• DaveP says:

    OK, I feel I need to have a rant, not at you Dan cos you do sterling work and your point is one I wholeheartedly agree with. Unfortunately social media tries to raise awareness by making it painfully apparent how ignorant most people are. These days most people are glued to the little screen in front of their face. How many of these people pass by the charity buckets on the high street or in the Bull Ring every day because they’re too busy uploading duckface pictures to Facebook? It seems people only give a $h*t about something if it’s on social media so they can pretend they care by clicking a “like” button or similar..

    Put the phone down, look around you and do something for charity by getting out and doing it. I’m sure it would open the eyes of thousands and be more beneficial, especially for the younger generation, instead of clicking a button or doing the happy hand clap until you get bored.

  • Bluenosesol says:

    My grandparents and older family moved to the suburbs as a result of the Aston slum clearances. We are all brummies. I recall when I used to go to the derby’s in the 60’s that families of Blues and Villa attended the match together and you would see knitted scarves half claret and blue and half blue and white to show that they were cross allegiance brummie families. Blood related rivals who could actually stand next to each other on the terraces. The minute’s applause wont bring the beautiful little Jack back but it will give comfort to his family and will help to dissipate the pure hatred that emanates in the ground at such events, resulting in hooliganism, damage to the stadium, flares and worse. RIP Jack and I pray that your memory serves to restore the family values which used to bond us all together.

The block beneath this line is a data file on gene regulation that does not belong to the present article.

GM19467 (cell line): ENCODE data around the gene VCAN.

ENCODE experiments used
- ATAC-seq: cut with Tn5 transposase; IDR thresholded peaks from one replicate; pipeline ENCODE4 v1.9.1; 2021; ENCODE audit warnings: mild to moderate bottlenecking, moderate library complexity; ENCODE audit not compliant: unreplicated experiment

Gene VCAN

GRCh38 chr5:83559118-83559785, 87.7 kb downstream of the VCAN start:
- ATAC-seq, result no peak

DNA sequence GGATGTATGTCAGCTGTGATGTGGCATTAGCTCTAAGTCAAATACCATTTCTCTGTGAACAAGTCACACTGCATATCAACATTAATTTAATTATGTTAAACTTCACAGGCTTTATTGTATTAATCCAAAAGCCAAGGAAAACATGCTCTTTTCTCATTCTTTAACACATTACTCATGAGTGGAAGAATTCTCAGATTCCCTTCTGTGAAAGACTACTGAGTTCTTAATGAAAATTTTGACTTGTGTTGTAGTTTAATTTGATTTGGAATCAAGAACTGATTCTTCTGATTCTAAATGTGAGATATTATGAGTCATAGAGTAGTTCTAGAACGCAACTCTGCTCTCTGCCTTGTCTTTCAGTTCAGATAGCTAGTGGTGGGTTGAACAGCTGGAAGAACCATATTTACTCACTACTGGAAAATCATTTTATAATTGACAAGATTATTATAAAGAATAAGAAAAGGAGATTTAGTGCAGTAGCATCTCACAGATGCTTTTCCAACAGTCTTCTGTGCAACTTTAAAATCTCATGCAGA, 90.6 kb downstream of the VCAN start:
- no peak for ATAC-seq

• WayCoolBlue says:

      My Dad is a Villa fan. I talk to him LOL. Had he taken me as a kid to the games I to may have been a Villa fan yuk!! But he didn’t he didn’t even take him self very often my uncle on my mums side did but he was a massive Blues Fan/Supporter thank God for him he started taking me and my brothers I was 6 years old 2 brothers younger. I have a lot of friends that are Villa fans wolves and West Brom. I talk to them also LOL we even go out for drinks. Some fends that are Villa fans are meeting with me for drinks B4 the big Derby Game. I imagine lots of us have friends the are Villa fans. What ether is dune to respect Jack shows we are all just people at the end of the day.

      • Dave Mann says:

        ???? Yeah your right WayCoolBlue of course you are , we all have colleagues or friends that support the vile and other clubs but you know what mate it’s nice to LOL at them when talking to them because we are the special ones ( sorry Jose ) KRO … Along with young Jack of course . RIP

  • royinamillion says:

    Dan. I have to agree with you on this point. I have a disabled child and and am a Governor at her school. Too often and one is too often the school loses a child because of a disability and the sadness is indescribable. When one of our kids passed away this year the kids, teachers, parents etc all released a balloon with his name on it It was poignant, sad but reflected how we all felt at that time. Maybe this idea would be an alternative.

    • ChrisG says:

      Roy I take my hat off to you mate I really do, you must have one of the most difficult jobs in the world. Releasing balloons is a great idea, especially when it’s kids, the only problem with that though is they are a bit unpredictable and releasing them in the stadium half of them could end up on the pitch.

  • Trevor says: